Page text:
- Bisection Method
- Secant Method
- Regular Falsi (False Position) Method
- Newton Raphson Method
- Gauss Elimination Method
- Gauss Jordan Method
- Gauss-Seidel Method
- Lagrange Interpolation Method
- Newton Divided Difference Interpolation
- Newton Forward Difference Interpolation
- Newton Backward Difference Interpolation
- Trapezoidal Rule
- Simpson 1/3rd Rule
- Simpson 3/8 Rule
- Euler’s Method
- Euler’s Modified Method
- Runge-Kutta 2nd Order Method
- Runge-Kutta 4th Order Method
- Cubic Spline Method
- Bilinear Interpolation Method
- Milne’s Method
- More topics coming soon…

Milne’s method is a numerical method used to solve ordinary differential equations (ODEs) of the form y'(x) = f(x, y(x)), where y(x) is the unknown function and f(x, y(x)) is a given function.

It is a predictor-corrector method, which means that it uses an initial approximation (the “predictor”) to estimate the value of the unknown function at a new point, and then uses this estimate to obtain a more accurate value (the “corrector”).

The method is based on Taylor series expansions of the unknown function, and consists of the following steps:

- Given an initial value y(x_0) = y_0 and a step size h, use a one-step method (such as Euler’s method) to estimate y(x_0 + h) = y_1.
- Use the estimate y_1 to compute a Taylor series expansion of the unknown function around x_0, up to and including the second derivative: y(x) = y_0 + y'(x_0)(x – x_0) + (1/2)y”(x_0)(x – x_0)^2 + O((x – x_0)^3)
- Use the estimate y_1 to compute an improved estimate of the value of the unknown function at x_0 + h, denoted y_2.
- Repeat the process to estimate y(x_0 + 2h), y(x_0 + 3h), and so on.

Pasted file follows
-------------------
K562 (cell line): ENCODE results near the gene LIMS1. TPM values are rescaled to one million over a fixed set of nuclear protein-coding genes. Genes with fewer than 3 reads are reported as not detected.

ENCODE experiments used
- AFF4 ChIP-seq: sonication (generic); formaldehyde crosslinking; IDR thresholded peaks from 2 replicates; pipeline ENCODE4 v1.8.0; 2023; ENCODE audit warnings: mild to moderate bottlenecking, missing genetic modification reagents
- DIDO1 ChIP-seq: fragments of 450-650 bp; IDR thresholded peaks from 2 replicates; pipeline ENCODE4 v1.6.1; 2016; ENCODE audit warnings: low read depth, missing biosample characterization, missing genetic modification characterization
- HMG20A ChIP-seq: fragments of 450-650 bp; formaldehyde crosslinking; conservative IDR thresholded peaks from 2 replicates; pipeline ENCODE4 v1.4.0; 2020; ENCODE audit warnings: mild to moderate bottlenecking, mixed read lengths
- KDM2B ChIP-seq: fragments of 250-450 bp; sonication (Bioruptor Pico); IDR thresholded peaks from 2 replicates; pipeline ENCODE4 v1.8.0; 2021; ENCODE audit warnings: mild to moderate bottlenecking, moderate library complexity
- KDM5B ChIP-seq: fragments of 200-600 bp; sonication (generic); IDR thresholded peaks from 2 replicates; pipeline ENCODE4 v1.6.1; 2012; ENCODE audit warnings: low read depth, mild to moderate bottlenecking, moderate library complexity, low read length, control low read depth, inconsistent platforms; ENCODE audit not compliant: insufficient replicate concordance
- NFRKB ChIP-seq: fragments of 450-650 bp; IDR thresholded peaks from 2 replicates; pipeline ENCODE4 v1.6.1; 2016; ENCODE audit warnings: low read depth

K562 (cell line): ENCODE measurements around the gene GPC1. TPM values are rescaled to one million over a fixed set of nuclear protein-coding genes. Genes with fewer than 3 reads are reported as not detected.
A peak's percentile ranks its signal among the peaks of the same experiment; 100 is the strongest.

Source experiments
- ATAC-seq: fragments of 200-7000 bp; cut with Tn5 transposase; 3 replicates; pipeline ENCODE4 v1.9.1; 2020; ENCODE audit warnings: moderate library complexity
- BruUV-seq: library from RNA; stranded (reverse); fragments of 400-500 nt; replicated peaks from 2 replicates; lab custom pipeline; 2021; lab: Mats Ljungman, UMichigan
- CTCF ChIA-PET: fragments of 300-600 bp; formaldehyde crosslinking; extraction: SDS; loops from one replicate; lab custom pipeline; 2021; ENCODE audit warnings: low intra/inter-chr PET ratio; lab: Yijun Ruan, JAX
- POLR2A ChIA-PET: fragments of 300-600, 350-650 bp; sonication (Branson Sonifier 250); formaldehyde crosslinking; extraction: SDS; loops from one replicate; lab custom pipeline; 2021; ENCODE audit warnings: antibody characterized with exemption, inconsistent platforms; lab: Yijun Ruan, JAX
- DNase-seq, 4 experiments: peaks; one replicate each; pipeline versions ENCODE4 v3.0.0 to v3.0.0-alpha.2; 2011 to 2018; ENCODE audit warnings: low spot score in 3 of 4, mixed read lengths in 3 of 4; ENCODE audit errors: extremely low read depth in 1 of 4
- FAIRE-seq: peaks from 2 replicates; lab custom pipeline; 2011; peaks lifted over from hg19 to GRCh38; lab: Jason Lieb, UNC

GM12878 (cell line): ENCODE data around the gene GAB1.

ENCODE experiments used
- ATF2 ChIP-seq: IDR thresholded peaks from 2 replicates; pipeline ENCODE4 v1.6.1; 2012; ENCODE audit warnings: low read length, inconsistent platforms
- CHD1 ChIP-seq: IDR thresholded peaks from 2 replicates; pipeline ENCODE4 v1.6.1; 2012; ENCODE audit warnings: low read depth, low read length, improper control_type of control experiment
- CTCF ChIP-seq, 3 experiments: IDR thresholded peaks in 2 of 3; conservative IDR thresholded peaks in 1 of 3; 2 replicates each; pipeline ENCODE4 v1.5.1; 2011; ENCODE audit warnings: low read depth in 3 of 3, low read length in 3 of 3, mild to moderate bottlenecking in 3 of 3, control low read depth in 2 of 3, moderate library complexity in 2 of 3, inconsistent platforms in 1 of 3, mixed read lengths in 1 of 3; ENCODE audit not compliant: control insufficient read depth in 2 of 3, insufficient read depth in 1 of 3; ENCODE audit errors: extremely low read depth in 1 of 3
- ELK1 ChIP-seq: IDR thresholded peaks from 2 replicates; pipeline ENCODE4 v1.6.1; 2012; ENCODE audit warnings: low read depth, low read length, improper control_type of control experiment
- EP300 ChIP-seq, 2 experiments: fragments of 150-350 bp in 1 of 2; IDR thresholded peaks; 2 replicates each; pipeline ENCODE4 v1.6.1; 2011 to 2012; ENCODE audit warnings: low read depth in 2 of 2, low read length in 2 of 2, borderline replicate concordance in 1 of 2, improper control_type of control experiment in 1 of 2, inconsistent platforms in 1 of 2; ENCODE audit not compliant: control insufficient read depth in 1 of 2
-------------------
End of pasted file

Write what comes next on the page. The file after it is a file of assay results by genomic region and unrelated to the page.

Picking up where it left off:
The method is a 4th order method, which means that the global truncation error of this method is of the order O(h^5) which means it is **more accurate than Euler’s method** which is of order O(h^2)

It is worth mentioning that Milne’s method is less common to use in practice than other methods like Runge-Kutta method and Adams-Bashforth method.

Here is a basic example of how to use Milne’s method to solve the simple ODE y'(x) = -y(x) with the initial value y(0) = 1.

**Milne’s Method in Python**

` ````
```import numpy as np
def milnes_method(f, y0, x0, x_end, h):
# Initialize the solution array
x = np.arange(x0, x_end+h, h)
y = np.zeros(len(x))
y[0] = y0
#Milne's Method [By Bottom Science]
# Iterate over the steps
for i in range(1, len(x)):
y_pred = y[i-1] + h*f(x[i-1], y[i-1])
y_corrected = y[i-1] + (h/4)*(3*f(x[i], y_pred) - f(x[i-1], y[i-1]))
y[i] = y_corrected
return x, y
# Define the ODE function
def f(x, y):
return -y
# Set the initial condition and the step size
y0 = 1
x0 = 0
x_end = 10
h = 0.1
# Solve the ODE
x, y = milnes_method(f, y0, x0, x_end, h)
for i in range(len(x)):
print("x = ",x[i]," y = ",y[i])